Veterinary guidance can ease return-to-work anxieties

As more Canadians go back to the office, some are concerned about what this change could mean for their pets (and themselves)

While a spike in pandemic pet ownership has left many worrying about separation anxiety in dogs and cats, it appears humans are feeling a bit stressed, too. Photo ©BigStockPhoto.comWhile a spike in pandemic pet ownership has left many worrying about separation anxiety in dogs and cats, it appears humans are feeling a bit stressed, too.

This is according to a recent survey of 1000 Canadian pet owners, conducted by Royal Canin. The results saw 64 per cent of respondents say their pet has provided them with emotional support during the pandemic, with 48 per cent noting they are more capable of managing work-related stress with their pet near them.

Indeed, in the past year, ‘pandemic’ pet ownership has soared, with almost three in 10 Canadian owners adopting a new pet during this period.

“For many pets, particularly those adopted during the pandemic, always being with their owner is all they know,” says Royal Canin Canada’s scientific and corporate affairs director, Arnaud Christ. “As we start to return to the office in the coming months and explore the idea of a hybrid working model, we need to actively create conditions through which our pets will continue to thrive.”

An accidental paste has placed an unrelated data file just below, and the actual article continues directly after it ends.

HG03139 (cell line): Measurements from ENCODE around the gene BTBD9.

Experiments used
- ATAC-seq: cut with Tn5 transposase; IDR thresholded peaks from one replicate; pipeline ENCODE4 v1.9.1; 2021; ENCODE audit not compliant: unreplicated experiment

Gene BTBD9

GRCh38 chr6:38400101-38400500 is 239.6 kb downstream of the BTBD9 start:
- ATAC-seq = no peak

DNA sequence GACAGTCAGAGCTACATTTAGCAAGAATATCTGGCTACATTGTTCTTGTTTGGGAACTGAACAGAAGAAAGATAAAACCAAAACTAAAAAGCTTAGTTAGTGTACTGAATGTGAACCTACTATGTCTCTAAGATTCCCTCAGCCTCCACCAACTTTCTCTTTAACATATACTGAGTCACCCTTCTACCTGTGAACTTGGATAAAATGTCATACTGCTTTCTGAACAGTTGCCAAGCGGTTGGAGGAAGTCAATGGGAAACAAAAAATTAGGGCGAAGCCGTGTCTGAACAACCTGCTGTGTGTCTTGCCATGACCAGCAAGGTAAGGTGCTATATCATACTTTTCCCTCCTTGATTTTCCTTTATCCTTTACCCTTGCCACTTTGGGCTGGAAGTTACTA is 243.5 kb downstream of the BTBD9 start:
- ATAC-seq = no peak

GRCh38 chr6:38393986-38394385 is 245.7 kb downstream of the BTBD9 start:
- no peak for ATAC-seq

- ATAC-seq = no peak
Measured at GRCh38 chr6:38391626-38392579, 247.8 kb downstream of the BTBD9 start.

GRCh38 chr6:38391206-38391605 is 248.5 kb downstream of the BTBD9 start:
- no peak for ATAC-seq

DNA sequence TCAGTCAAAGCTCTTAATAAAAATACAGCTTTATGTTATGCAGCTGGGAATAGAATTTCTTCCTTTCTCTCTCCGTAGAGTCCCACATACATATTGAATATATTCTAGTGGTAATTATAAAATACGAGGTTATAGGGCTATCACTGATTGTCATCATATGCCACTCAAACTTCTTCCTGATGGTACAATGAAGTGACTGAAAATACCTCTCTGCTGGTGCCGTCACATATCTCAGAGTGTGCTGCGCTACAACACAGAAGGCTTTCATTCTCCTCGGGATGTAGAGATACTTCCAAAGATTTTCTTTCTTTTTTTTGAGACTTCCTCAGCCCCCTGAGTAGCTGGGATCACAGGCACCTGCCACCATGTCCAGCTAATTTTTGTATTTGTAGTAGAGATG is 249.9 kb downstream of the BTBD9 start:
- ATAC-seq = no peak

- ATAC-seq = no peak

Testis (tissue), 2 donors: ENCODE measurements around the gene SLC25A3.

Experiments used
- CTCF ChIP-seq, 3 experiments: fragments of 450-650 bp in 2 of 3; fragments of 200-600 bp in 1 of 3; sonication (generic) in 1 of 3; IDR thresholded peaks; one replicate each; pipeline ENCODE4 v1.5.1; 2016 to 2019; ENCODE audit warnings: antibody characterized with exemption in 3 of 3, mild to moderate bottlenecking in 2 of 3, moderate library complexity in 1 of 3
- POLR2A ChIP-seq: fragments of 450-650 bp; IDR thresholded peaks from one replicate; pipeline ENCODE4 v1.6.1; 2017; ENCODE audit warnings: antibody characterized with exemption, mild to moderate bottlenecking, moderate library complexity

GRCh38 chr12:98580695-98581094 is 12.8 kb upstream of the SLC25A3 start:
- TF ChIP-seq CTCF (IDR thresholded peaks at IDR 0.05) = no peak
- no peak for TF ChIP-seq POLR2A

To help ease potential separation anxiety in pets, Royal Canin offers these ‘independence training’ tips for veterinarians to share with clients returning to work:

1) If there is suspicion a pet is experiencing separation anxiety, set up a camera when the pet is home alone to confirm.

2) If the owner has observed anxiety-related behaviours (e.g. excessive salivation, vocalization, destructive behaviours and/or elimination only when alone), determine if there is a treat or food puzzle toy able to hold the pet’s attention for 15 to 20 minutes.

3) Once established, the owner should give the distraction to their pet, and then start moving around the room, monitoring the pet for continued focus on the treat/food. Gradually, the owner can leave the room for a few seconds to minutes, keeping watching to ensure the animal continues feeling good and is distracted by the food toy/treat.

4) As a positive reassurance to the animal during this initial conditioning, the owner should always return to the pet while it is still focused on the food/treat.

5) The owner should be patient and gradual with the process. If attempts at independence training are not successful, veterinary intervention may be necessary.

While a change in routine can be difficult on pets and pet owners alike, ensuring a pet is comfortable alone before its human leaves for the office is an essential part of establishing a healthy routine, says Colleen Wilson, DVM, DACVB.

“When owners teach their pet a positive association with their departures, it is the start to a positive association emotionally with their absence,” she explains. “Like people, pets like routine and routine departures communicate to the pet ‘when my owner leaves, it isn’t a big deal.’ We want our pets to know they can cope with the owner’s absence and starting this new association slowly, builds a strong foundation for success.”

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